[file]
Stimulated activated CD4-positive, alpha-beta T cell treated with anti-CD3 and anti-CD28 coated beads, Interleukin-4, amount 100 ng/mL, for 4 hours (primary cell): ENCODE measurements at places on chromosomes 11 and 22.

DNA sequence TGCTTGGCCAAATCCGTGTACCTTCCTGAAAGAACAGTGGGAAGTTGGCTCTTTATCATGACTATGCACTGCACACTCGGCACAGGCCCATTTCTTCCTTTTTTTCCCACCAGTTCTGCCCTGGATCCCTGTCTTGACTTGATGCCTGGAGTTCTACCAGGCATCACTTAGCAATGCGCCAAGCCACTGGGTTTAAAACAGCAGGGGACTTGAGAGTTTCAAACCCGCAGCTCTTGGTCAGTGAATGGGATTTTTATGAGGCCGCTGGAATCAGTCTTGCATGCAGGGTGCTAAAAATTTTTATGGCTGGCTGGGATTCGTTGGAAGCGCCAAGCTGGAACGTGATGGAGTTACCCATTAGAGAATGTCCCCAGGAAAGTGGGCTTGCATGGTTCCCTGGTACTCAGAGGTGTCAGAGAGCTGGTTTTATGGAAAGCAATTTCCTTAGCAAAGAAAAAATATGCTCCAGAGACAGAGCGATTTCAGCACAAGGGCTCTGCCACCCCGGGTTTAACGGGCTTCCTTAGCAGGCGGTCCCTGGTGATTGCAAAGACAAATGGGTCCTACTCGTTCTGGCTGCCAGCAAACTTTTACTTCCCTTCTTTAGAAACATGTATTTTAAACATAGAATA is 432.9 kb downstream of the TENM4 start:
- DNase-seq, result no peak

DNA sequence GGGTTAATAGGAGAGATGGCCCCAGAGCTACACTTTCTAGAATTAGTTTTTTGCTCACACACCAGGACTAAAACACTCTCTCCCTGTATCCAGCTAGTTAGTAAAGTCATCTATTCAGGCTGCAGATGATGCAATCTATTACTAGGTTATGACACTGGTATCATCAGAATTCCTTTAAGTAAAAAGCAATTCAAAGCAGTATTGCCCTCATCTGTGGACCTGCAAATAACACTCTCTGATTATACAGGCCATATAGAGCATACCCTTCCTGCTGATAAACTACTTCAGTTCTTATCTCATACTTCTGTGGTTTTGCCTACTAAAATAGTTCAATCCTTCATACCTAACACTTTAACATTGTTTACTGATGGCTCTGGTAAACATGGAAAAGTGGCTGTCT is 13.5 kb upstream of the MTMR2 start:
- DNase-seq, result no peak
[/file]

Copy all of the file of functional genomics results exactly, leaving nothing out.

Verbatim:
Stimulated activated CD4-positive, alpha-beta T cell treated with anti-CD3 and anti-CD28 coated beads, Interleukin-4, amount 100 ng/mL, for 4 hours (primary cell): ENCODE measurements at places on chromosomes 11 and 22.

DNA sequence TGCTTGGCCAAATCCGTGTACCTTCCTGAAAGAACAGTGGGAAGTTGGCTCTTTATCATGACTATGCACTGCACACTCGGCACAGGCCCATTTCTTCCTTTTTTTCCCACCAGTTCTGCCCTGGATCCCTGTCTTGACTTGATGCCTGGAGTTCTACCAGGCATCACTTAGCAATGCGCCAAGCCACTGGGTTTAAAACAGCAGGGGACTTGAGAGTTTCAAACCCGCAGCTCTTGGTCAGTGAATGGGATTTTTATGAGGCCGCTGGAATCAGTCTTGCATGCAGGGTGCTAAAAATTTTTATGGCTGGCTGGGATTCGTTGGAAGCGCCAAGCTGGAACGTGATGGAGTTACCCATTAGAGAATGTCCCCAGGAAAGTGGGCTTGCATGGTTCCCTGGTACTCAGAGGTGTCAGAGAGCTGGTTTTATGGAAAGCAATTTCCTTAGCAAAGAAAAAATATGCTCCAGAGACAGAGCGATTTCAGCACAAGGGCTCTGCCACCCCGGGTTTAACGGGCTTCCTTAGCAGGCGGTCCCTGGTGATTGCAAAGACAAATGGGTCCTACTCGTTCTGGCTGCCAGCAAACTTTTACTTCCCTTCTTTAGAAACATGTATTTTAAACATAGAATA is 432.9 kb downstream of the TENM4 start:
- DNase-seq, result no peak

DNA sequence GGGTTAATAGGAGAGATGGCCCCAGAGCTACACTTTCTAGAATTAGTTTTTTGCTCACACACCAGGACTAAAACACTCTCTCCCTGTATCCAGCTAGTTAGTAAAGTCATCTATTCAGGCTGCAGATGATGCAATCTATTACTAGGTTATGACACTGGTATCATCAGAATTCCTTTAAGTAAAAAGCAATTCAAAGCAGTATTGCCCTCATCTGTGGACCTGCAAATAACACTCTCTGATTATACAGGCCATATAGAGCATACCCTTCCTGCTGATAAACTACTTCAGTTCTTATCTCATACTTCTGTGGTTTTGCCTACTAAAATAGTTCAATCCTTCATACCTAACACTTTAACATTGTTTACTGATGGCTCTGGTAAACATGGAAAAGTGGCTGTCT is 13.5 kb upstream of the MTMR2 start:
- DNase-seq, result no peak